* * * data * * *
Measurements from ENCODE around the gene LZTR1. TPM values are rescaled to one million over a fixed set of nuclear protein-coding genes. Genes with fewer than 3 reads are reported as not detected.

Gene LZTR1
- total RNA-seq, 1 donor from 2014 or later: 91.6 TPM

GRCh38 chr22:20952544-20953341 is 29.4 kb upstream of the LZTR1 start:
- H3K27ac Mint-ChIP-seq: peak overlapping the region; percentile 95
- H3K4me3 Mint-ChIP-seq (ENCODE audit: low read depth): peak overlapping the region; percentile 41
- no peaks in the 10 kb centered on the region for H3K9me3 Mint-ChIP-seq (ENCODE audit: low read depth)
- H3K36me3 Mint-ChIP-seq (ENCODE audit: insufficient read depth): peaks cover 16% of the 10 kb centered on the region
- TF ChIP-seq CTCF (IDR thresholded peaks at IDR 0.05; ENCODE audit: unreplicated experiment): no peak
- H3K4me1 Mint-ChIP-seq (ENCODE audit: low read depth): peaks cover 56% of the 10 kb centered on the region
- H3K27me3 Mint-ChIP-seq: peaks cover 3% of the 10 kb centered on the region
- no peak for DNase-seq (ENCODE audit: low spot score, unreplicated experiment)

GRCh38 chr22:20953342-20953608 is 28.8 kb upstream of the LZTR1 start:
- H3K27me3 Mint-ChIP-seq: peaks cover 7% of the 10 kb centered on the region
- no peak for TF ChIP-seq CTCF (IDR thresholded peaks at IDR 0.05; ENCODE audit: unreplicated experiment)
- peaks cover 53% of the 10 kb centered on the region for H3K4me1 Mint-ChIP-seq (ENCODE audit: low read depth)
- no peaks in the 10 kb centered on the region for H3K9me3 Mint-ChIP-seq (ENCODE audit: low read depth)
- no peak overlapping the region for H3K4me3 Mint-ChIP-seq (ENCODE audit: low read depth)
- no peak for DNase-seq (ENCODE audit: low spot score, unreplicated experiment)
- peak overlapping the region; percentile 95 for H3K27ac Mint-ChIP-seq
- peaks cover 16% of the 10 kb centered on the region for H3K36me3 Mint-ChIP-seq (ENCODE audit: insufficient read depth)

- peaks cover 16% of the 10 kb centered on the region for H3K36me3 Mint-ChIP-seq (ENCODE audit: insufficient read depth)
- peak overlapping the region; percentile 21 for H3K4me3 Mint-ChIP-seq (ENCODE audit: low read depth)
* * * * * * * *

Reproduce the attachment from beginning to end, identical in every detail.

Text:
Measurements from ENCODE around the gene LZTR1. TPM values are rescaled to one million over a fixed set of nuclear protein-coding genes. Genes with fewer than 3 reads are reported as not detected.

Gene LZTR1
- total RNA-seq, 1 donor from 2014 or later: 91.6 TPM

GRCh38 chr22:20952544-20953341 is 29.4 kb upstream of the LZTR1 start:
- H3K27ac Mint-ChIP-seq: peak overlapping the region; percentile 95
- H3K4me3 Mint-ChIP-seq (ENCODE audit: low read depth): peak overlapping the region; percentile 41
- no peaks in the 10 kb centered on the region for H3K9me3 Mint-ChIP-seq (ENCODE audit: low read depth)
- H3K36me3 Mint-ChIP-seq (ENCODE audit: insufficient read depth): peaks cover 16% of the 10 kb centered on the region
- TF ChIP-seq CTCF (IDR thresholded peaks at IDR 0.05; ENCODE audit: unreplicated experiment): no peak
- H3K4me1 Mint-ChIP-seq (ENCODE audit: low read depth): peaks cover 56% of the 10 kb centered on the region
- H3K27me3 Mint-ChIP-seq: peaks cover 3% of the 10 kb centered on the region
- no peak for DNase-seq (ENCODE audit: low spot score, unreplicated experiment)

GRCh38 chr22:20953342-20953608 is 28.8 kb upstream of the LZTR1 start:
- H3K27me3 Mint-ChIP-seq: peaks cover 7% of the 10 kb centered on the region
- no peak for TF ChIP-seq CTCF (IDR thresholded peaks at IDR 0.05; ENCODE audit: unreplicated experiment)
- peaks cover 53% of the 10 kb centered on the region for H3K4me1 Mint-ChIP-seq (ENCODE audit: low read depth)
- no peaks in the 10 kb centered on the region for H3K9me3 Mint-ChIP-seq (ENCODE audit: low read depth)
- no peak overlapping the region for H3K4me3 Mint-ChIP-seq (ENCODE audit: low read depth)
- no peak for DNase-seq (ENCODE audit: low spot score, unreplicated experiment)
- peak overlapping the region; percentile 95 for H3K27ac Mint-ChIP-seq
- peaks cover 16% of the 10 kb centered on the region for H3K36me3 Mint-ChIP-seq (ENCODE audit: insufficient read depth)

- peaks cover 16% of the 10 kb centered on the region for H3K36me3 Mint-ChIP-seq (ENCODE audit: insufficient read depth)
- peak overlapping the region; percentile 21 for H3K4me3 Mint-ChIP-seq (ENCODE audit: low read depth)